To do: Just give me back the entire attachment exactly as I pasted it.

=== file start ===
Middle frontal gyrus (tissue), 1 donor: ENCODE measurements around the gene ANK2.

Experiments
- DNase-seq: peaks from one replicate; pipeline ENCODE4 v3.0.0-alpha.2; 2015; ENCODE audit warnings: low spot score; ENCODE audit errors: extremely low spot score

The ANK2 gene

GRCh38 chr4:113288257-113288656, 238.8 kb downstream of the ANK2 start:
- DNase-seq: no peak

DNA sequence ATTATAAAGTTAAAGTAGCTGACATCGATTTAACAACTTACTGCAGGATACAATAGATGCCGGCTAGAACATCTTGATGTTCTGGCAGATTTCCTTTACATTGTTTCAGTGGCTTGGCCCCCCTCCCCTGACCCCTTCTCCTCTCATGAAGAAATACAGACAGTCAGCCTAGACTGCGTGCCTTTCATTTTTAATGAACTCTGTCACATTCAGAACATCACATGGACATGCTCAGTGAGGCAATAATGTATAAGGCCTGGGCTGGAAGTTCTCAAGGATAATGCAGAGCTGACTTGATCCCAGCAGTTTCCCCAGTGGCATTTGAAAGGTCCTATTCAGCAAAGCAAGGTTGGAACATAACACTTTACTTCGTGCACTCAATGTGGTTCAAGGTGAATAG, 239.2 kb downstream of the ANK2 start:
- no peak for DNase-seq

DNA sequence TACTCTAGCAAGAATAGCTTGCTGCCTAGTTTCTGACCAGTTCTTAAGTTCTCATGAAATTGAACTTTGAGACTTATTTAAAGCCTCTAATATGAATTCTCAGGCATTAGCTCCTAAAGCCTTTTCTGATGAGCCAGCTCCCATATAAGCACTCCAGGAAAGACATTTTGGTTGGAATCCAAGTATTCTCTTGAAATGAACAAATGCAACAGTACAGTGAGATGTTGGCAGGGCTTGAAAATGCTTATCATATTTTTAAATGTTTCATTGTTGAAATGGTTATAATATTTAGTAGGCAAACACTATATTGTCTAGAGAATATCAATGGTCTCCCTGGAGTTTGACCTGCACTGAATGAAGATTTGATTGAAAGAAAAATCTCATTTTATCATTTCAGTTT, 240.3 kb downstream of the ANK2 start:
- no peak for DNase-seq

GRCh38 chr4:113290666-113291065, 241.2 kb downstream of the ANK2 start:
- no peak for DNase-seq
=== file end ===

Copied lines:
Middle frontal gyrus (tissue), 1 donor: ENCODE measurements around the gene ANK2.

Experiments
- DNase-seq: peaks from one replicate; pipeline ENCODE4 v3.0.0-alpha.2; 2015; ENCODE audit warnings: low spot score; ENCODE audit errors: extremely low spot score

The ANK2 gene

GRCh38 chr4:113288257-113288656, 238.8 kb downstream of the ANK2 start:
- DNase-seq: no peak

DNA sequence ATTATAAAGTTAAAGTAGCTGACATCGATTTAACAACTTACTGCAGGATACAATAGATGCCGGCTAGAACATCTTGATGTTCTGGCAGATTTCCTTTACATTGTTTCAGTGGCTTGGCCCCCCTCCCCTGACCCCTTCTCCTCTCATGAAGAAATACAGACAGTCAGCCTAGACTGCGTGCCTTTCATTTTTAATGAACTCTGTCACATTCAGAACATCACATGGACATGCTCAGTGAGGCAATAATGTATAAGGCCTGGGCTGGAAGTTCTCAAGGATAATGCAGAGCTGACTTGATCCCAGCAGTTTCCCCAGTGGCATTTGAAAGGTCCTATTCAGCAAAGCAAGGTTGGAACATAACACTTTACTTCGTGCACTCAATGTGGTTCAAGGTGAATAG, 239.2 kb downstream of the ANK2 start:
- no peak for DNase-seq

DNA sequence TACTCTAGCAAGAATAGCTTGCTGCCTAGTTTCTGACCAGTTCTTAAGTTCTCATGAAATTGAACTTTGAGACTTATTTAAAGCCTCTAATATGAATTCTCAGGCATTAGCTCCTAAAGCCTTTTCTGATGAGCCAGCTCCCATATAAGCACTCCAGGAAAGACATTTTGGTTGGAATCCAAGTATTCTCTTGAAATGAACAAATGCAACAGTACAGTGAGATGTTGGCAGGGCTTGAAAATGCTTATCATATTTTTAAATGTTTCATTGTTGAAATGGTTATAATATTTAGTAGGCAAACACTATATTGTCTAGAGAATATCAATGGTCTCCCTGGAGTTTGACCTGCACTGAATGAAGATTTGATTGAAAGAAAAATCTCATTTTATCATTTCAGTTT, 240.3 kb downstream of the ANK2 start:
- no peak for DNase-seq

GRCh38 chr4:113290666-113291065, 241.2 kb downstream of the ANK2 start:
- no peak for DNase-seq